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The Legendary Pink Dots - Curse CD (album) cover


The Legendary Pink Dots


Psychedelic/Space Rock

3.35 | 18 ratings

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Easy Livin
Special Collaborator
Honorary Collaborator / Retired Admin
3 stars Not jilted but poisoned

This, the Legendary Pink Dot's second album of 1983, was arguably their first proper release. Up until this point, albums had appeared as very limited run copy-cassettes, seeming like little more than bootlegs (with the resultant sound quality issues). "Curse" was also initially restricted in its production run to 2,500 copies, but it did a least appear in the (then) conventional LP format.

By now, the line up was starting to settle down, at least as much as it ever would, with Edward Ka-Spel and Phil Knight assuming the roles of D'Archangel and The Silver man respectively.

This album finds the band rapidly maturing, with electronic effects coming to the fore. The opening "Love Puppets" feels like a cross between Kraftwerk and Japan, the heavily accented vocals reminding us of the British origins of the band. Those vocals are often reminiscent of Syd Barrett and his brief time with Pink Floyd, the music being similarly psychedelic.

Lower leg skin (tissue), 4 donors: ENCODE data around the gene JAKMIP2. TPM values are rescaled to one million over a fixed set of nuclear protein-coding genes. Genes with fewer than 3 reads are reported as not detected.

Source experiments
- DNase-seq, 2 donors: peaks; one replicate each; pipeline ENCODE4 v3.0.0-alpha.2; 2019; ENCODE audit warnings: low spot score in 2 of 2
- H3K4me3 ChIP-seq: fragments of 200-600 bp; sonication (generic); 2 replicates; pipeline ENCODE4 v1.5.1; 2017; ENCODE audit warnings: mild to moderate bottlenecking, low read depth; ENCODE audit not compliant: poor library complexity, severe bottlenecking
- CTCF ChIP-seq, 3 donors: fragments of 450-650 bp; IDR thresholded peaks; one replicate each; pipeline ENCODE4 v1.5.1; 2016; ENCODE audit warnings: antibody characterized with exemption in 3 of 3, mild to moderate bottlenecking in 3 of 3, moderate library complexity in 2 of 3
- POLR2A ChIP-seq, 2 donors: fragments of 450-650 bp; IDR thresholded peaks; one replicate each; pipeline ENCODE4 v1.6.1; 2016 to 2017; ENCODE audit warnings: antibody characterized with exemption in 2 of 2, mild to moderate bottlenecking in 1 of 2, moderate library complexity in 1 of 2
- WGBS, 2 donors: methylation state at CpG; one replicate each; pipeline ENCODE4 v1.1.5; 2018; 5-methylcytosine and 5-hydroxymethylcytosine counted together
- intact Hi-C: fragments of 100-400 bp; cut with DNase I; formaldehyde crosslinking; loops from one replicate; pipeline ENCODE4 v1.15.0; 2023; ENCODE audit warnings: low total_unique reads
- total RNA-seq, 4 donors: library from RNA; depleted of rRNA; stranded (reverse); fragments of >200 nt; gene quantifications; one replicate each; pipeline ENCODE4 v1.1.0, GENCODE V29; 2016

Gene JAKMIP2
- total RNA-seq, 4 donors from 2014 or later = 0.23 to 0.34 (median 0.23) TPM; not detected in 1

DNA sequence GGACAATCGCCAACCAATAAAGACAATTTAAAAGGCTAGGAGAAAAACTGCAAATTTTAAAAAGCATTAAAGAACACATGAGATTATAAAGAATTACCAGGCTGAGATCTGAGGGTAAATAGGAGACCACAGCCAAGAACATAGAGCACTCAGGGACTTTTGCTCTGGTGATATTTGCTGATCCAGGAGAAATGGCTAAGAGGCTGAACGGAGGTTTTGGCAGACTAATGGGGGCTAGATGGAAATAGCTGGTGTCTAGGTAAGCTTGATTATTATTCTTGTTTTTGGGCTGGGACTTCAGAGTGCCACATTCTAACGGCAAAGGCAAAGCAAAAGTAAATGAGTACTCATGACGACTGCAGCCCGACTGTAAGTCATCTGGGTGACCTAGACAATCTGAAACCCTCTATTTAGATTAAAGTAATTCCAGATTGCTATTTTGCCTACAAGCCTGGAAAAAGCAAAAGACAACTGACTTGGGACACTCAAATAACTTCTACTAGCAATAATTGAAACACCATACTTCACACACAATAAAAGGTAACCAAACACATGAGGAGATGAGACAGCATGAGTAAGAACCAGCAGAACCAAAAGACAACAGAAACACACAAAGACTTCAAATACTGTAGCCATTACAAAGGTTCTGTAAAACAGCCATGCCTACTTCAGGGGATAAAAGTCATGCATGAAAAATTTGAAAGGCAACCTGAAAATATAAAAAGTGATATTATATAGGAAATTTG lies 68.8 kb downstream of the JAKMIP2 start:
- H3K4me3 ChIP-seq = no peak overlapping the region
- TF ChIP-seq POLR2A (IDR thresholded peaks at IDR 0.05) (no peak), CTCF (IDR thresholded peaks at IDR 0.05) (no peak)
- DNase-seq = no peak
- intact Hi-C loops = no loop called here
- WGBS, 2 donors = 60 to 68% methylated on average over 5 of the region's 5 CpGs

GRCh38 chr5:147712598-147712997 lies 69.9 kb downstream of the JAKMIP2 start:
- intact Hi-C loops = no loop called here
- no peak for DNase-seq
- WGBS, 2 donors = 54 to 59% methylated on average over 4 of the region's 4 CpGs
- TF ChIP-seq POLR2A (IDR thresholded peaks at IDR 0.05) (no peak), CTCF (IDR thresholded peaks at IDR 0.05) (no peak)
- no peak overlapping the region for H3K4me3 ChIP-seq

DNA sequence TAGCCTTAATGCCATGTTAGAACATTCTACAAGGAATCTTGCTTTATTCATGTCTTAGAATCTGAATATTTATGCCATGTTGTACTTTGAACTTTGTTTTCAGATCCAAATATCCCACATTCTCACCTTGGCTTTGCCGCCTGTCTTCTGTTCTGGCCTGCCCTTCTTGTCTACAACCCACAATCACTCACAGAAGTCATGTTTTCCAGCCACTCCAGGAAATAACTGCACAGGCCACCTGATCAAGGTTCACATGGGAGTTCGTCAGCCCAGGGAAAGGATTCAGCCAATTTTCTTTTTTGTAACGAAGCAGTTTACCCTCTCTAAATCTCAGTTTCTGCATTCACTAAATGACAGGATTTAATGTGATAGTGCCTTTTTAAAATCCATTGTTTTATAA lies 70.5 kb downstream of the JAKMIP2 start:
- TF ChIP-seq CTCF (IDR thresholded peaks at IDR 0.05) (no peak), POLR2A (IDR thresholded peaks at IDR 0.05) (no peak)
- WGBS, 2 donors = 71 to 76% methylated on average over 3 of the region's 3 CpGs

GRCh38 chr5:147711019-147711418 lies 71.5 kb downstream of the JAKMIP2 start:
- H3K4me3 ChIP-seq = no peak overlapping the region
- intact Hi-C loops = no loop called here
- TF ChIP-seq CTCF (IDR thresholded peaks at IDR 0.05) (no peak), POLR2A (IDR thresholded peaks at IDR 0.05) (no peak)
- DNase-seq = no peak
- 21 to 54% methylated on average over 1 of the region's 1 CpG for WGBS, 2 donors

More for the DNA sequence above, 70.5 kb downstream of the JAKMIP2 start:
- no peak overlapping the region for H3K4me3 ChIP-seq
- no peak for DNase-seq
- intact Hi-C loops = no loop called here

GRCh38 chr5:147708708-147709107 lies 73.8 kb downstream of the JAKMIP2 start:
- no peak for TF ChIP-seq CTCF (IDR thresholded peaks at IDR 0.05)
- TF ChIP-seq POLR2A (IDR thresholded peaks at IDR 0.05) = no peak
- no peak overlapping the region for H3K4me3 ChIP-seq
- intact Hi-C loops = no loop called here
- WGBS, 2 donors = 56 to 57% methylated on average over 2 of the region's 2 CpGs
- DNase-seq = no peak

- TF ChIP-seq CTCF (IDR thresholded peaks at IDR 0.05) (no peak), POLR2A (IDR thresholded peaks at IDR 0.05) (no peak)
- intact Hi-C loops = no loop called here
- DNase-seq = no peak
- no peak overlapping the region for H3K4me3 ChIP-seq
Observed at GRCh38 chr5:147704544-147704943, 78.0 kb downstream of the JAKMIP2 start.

"Wall purges night" continues in a similar vein although here the synths are less evident and the overall mood more troubled. "Lisa's party" could have made a decent single release with its lighter and more accessible melody. The accompanying light keyboard sounds and the (deliberately) juvenile lyrics actually remind me of the similar but largely forgotten "Jilted John". Here though the party guests are not merely jilted, but poisoned!

"Arzhklahh Olgevezh!" sounds like it is being sung in Dutch (or not), the Krautrock type vocals being contrasted by angelic female vocalising. The brief "Pruumptje Kurss" simply serves as an interlude piece leading to the early Floydian "Waving At The Aeroplanes". "Hiding" is another brief link track, this time featuring spoken word against a reflective backdrop.

The album concludes with a trio of longer tracks. The first of these, "Doll's house", has a bit of a Madness feel vocally at times, the arrangement being understated but ambitious. The music has a children's feel to it, with nursery rhyme type lyrics. "The palace of love" is the most commercial track on the album, with a distinct beat and repeated chorus. Even here though, there are intrusions and diversions along the way. The album closes with "Stoned Obituary", the title reflecting the fragmented nature of the sounds.

"Curse" sees The Legendary Pink Dots taking giant steps towards maturity. There is still a lack of direction to the music, and a certain degree of deficiency in the quality control department. Things are however beginning to look brighter for the band.

Easy Livin | 3/5 |


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